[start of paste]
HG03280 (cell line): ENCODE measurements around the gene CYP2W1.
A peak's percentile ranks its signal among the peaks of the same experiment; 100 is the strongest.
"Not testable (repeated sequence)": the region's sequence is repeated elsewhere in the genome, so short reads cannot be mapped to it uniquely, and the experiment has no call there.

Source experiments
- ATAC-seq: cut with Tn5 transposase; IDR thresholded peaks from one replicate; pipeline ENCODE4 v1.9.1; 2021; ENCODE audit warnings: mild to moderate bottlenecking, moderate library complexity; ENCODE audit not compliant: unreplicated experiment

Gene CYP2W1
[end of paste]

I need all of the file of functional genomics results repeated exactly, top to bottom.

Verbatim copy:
HG03280 (cell line): ENCODE measurements around the gene CYP2W1.
A peak's percentile ranks its signal among the peaks of the same experiment; 100 is the strongest.
"Not testable (repeated sequence)": the region's sequence is repeated elsewhere in the genome, so short reads cannot be mapped to it uniquely, and the experiment has no call there.

Source experiments
- ATAC-seq: cut with Tn5 transposase; IDR thresholded peaks from one replicate; pipeline ENCODE4 v1.9.1; 2021; ENCODE audit warnings: mild to moderate bottlenecking, moderate library complexity; ENCODE audit not compliant: unreplicated experiment

Gene CYP2W1